From Homeless and Hopeless to Civic Leader



By Julian Emerson

January 22, 2020

Altoona woman’s turnaround leads her to City Council post

Maria Guzman spoke and gestured energetically, eager to show a visitor to her tiny, tidy apartment in Altoona all of its furnishings. 

She pointed with pride to a couch that pulls out into a bed, then showed off her new, flat-screen TV. She did likewise with her kitchen table and chairs, then took a few steps toward a wood- and gold-colored cross mounted on the wall, below which rested a Bible on a small end table. 

A moment later Guzman’s face lit with a smile as she noted a small, green plastic dinosaur hanging in a window, a gift from a homeless acquaintance last year, when Guzman, 58, was homeless herself and spending nights at the Sojourner House homeless shelter in downtown Eau Claire.

Those items and others in Guzman’s apartment are gifts she has received since she was the first person to be housed at Solis Circle, a former assisted living facility-turned-affordable housing complex in this city of about 8,000 east of Eau Claire. In fact, virtually every item in Guzman’s new home was given to her by others, a visible link to her strong support network and her growing connection to the community. 

“This is my little palace,” Guzman said, gesturing to the neatly decorated space around her, one of 25 units at Solis Circle. “Everything in here is because of the support I have in this community, because of the friends I have. It all has so much more meaning to me because of that.”

Guzman’s connection to her community will grow further beginning April 7, when the woman who was homeless just four months ago presumably will win a seat on the Altoona City Council. She recently decided to seek the council’s District 3 position, for which she is running unopposed, after incumbent council member Andrew Schlafer declined to seek re-election.

Guzman said she had never considered a position in local elected government, had never even dreamed that serving in such a capacity was possible. The Brooklyn native who lived most of her life in Philadelphia, working long days on her feet as a housekeeper and for a catering business, didn’t believe life as an elected official was in her realm.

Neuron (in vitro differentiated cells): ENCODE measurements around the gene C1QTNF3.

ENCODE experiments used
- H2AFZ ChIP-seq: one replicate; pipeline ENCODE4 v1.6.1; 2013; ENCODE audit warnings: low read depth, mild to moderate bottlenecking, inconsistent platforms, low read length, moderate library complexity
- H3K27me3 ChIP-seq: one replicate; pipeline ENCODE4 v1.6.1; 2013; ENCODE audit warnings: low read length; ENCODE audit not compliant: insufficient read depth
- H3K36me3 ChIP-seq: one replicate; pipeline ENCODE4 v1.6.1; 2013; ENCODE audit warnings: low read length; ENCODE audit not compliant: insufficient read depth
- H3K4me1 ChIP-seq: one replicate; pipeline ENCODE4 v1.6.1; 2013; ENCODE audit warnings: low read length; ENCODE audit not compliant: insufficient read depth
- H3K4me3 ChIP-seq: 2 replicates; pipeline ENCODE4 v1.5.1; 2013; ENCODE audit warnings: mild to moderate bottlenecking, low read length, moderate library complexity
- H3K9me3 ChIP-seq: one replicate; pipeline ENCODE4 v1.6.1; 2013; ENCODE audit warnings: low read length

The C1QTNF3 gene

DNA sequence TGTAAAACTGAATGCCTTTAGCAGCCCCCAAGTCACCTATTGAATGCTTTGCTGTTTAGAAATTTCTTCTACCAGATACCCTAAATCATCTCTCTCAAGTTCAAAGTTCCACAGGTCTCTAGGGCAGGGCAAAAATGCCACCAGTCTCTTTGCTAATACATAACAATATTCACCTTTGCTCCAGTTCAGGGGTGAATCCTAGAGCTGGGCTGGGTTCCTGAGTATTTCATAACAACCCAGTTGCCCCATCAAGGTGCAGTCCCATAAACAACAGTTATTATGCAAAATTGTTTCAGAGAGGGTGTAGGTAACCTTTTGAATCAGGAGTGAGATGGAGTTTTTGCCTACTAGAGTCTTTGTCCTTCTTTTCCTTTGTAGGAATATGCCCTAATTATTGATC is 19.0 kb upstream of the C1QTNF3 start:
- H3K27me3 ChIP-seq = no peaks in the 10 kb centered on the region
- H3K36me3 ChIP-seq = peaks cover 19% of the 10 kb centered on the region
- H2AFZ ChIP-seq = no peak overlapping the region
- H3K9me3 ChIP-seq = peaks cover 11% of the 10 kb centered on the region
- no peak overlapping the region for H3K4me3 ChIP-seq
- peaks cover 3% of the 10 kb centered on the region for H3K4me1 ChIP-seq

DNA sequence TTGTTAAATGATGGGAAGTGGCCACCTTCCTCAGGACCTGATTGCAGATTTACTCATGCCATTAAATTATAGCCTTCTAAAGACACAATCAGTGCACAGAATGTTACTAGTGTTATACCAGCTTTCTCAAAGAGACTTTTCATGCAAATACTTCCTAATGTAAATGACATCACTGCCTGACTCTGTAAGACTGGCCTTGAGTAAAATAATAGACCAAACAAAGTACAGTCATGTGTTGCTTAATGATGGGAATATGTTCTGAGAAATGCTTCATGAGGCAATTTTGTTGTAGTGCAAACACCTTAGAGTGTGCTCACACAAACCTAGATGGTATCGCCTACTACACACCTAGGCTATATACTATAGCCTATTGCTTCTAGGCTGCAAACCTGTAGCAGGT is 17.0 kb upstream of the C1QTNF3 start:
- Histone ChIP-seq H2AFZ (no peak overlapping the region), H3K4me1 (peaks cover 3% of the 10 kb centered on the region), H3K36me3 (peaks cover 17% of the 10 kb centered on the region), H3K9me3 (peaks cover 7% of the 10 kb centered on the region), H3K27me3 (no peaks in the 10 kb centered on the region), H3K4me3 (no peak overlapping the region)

“People like me, people who are poor, racial minorities, homeless, we usually aren’t in those kinds of positions,” Guzman said.  

Such a life seemed even further away after Guzman was forced to quit her physically demanding job because of arthritis and fibromyalgia. After her husband became ill and died in 2014, Guzman moved to Chicago, then to Eau Claire to live near family. When that didn’t work out, Guzman suddenly found herself homeless last spring, spending her days at various Eau Claire locations and nights at Sojourner House.

Depressed about no longer being able to see her grandchildren and overwhelmed at the strain of life on the streets in a city where she knew virtually nobody, Guzman felt like her world was spinning out of control. Terrified and seeing no way out, Guzman pondered ending it all. 

One day she almost did. She made her way to a downtown Eau Claire bridge, and as sorrow overwhelmed her, she felt her hopes and dreams floating away, just like the water below. Her eyes watered as she resolutely prepared to jump.    

Just then a passerby approached Guzman and asked how she was doing. Startled, Guzman turned to the person, temporarily shaken from her thought of plunging from the bridge. She credits the chance interruption with saving her life. 

“It was a guardian angel, that person coming along at just the right time,” an emotional Guzman said. “If that wouldn’t have happened, who knows if I would be here now.”